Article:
The risk of offspring adult (42 years) overweight (body mass index (BMI) greater than or equal to25kgm−2) or obesity (BMI greater than or equal to30kgm−2) in relation to gestational weight gain. Logistic regression analyses adjusted for sex, maternal age, maternal pre-pregnancy BMI, parental social status, breadwinner's education, single-mother status, prematurity, birth weight, edema and smoking during pregnancy (n=1540).

Full figure and legend (19K)

In linear regression analyses (Figure 2), GWG was positively associated with offspring BMI-Z at all ages, and the associations showed no notable changes by adjustment for confounders, despite sample reduction due to missing values. Further adjustments for birth weight attenuated the effect of GWG, but it remained significant or borderline significant at most ages. Birth weight was significantly positively associated with offspring BMI-Z from 1 to 14 years (data not shown), and the attenuation of the effect of GWG on offspring BMI by inclusion of birth weight to the model was strongest during childhood. In an adjusted model (n=1540), adult BMI increased 0.10 (95% CI 0.04–0.17) kgm−2 per kg gain in GWG.

Figure 2.
Figure 2 - Unfortunately we are unable to provide accessible alternative text for this. If you require assistance to access this image, please contact help@nature.com or the author

Regression analyses with gestational weight gain as dependent variable and offspring body mass index (BMI) Z-scores at different ages as independent variables: (a) Adjusted for sex (n varied from 699 (7 years) to 2577 (1year)). (b) Adjusted for sex, maternal age, maternal pre-pregnancy BMI, parental social status at birth, breadwinner's education, single-mother status, prematurity, edema and smoking during pregnancy (n varied from 434 (7 years) to 1891 (1year)). (c) Adjusted for birth weight in addition to the variables mentioned in (b) (n varied from 434 (7 years) to 1891 (1 year)).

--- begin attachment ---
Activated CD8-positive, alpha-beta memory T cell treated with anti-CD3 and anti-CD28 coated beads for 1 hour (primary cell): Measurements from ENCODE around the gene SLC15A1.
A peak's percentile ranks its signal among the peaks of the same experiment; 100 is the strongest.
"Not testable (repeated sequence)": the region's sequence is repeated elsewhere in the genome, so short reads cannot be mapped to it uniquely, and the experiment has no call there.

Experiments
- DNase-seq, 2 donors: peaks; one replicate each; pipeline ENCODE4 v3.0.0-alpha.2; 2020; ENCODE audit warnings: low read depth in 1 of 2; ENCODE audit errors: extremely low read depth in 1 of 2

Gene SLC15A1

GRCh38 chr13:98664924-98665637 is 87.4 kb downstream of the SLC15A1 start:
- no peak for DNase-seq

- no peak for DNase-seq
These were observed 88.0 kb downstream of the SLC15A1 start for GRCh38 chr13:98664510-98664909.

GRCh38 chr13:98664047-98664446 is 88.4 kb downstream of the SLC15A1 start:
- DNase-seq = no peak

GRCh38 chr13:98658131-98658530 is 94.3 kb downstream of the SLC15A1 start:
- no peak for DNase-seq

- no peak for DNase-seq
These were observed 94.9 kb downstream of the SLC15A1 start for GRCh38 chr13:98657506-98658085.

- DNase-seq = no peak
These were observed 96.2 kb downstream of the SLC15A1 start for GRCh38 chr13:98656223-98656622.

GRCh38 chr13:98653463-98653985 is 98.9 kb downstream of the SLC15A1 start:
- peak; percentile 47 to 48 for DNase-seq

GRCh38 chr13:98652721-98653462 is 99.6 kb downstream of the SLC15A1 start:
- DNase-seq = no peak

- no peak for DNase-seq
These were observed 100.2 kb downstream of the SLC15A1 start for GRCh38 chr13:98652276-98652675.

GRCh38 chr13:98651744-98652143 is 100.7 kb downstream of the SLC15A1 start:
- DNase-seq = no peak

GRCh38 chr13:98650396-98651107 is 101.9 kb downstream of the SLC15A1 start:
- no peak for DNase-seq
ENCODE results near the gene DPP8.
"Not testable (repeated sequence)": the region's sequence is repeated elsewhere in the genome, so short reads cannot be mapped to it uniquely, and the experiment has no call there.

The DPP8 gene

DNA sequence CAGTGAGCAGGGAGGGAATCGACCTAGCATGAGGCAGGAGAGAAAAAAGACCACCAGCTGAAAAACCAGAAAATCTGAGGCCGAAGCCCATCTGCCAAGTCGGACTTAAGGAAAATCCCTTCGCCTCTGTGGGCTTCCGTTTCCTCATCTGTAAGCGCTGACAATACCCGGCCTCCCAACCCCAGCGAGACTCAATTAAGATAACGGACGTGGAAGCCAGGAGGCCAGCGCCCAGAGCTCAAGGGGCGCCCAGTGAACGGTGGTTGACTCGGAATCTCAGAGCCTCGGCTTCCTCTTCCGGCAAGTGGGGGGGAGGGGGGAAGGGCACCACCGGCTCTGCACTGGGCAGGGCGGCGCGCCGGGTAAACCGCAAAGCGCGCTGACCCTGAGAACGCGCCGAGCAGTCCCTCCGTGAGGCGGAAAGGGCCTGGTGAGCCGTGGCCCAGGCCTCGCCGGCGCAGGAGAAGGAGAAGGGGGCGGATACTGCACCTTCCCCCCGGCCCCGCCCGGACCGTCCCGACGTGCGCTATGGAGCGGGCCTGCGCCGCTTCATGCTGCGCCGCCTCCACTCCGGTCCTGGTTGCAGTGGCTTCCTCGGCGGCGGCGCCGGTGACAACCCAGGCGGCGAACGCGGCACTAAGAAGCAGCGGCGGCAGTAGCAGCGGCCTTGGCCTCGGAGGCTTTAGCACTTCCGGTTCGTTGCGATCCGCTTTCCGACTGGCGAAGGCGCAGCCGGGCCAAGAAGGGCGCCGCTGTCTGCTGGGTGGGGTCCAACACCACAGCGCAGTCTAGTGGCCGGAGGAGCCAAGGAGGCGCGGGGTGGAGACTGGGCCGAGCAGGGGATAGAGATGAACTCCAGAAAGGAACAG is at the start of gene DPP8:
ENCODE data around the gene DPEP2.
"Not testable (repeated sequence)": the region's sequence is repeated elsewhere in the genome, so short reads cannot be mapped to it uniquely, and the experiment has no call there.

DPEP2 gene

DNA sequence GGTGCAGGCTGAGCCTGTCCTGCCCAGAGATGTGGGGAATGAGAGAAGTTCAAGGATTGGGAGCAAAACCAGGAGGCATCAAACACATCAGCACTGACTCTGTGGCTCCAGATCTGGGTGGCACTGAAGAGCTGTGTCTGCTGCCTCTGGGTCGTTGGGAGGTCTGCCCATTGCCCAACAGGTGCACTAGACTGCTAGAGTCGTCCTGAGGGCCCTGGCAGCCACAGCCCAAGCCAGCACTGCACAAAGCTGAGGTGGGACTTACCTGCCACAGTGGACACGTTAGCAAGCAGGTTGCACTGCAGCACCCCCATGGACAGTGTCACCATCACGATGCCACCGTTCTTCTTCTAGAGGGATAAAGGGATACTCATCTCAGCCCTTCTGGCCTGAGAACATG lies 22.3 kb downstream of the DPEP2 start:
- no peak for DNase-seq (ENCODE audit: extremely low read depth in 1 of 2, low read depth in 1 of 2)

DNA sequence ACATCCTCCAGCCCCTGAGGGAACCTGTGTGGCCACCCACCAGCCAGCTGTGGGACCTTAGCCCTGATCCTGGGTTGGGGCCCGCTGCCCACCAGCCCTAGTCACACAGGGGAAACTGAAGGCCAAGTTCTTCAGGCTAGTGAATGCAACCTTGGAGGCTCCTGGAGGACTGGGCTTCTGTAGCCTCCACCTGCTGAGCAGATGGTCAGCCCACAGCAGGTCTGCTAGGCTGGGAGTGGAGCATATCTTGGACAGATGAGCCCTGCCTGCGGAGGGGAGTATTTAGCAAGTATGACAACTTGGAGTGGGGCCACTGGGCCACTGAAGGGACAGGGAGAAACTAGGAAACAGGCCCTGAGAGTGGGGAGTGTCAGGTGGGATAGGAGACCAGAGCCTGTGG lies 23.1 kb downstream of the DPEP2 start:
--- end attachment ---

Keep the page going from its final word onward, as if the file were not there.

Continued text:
Full figure and legend (38K)

As expected, maternal pre-pregnancy BMI was positively associated with offspring BMI-Z at all ages, but there was no consistent interaction between maternal BMI and GWG in relation to offspring BMI in neither the linear nor logistic regressions. This was observed both with maternal BMI defined as a continuous variable or dichotomized by BMI <21.2 versus greater than or equal to21.2kgm−2, corresponding to the median BMI in the sample, or by BMI <25 versus greater than or equal to25kgm−2. The effect estimates in the linear regression analysis (β (95% CI)) with adult BMI-Z (42 years) as the outcome was for offspring of mothers with a BMI below versus above the median 0.023 (0.003–0.043) and 0.024 (0.002–0.047) BMI-Z per kg GWG, respectively, P-value for interaction 0.389. Furthermore, GWG did not show any interaction with sex or maternal smoking during pregnancy in neither linear nor logistic regression analyses (data not shown).

The regression of offspring adult (42 years) waist circumference on GWG, adjusted for covariates and birth weight, showed a positive association (β (95% CI), 0.29 (0.10–0.46) cm waist circumference per kg GWG (P=0.001)). This effect disappeared by including current BMI in the model (0.05 (−0.07–0.16) cm waist circumference per kg GWG).

Path analysis

Finally, as illustrated in Figure 3, path analysis was used to divide the total effect of GWG on offspring BMI-Z (42 years) into a direct and an indirect effect mediated by birth weight and BMI-Z during childhood (1–14 years). The path analysis was based on the full sample of 4234 individuals, as those with missing information on adult BMI still contribute with information on other associations. The analysis was adjusted for all covariates and resulted in a total effect of GWG on adult BMI at 0.022 (0.011–0.033) BMI-Z per kg GWG, which is very similar to the result obtained by ordinary multiple regression (0.027 (0.013–0.041) as shown in Figure 2. The indirect effect was 0.011 (0.004–0.018), which was computed by adding all products of coefficients found along each path in the path diagram leading from GWG to adult BMI. The direct effect of GWG on adult BMI-Z, that is, the effect that was not mediated by birth weight and BMI-Z up to the age of 14 years was 0.011 (−0.001–0.023).

Figure 3.
Figure 3 - Unfortunately we are unable to provide accessible alternative text for this. If you require assistance to access this image, please contact help@nature.com or the author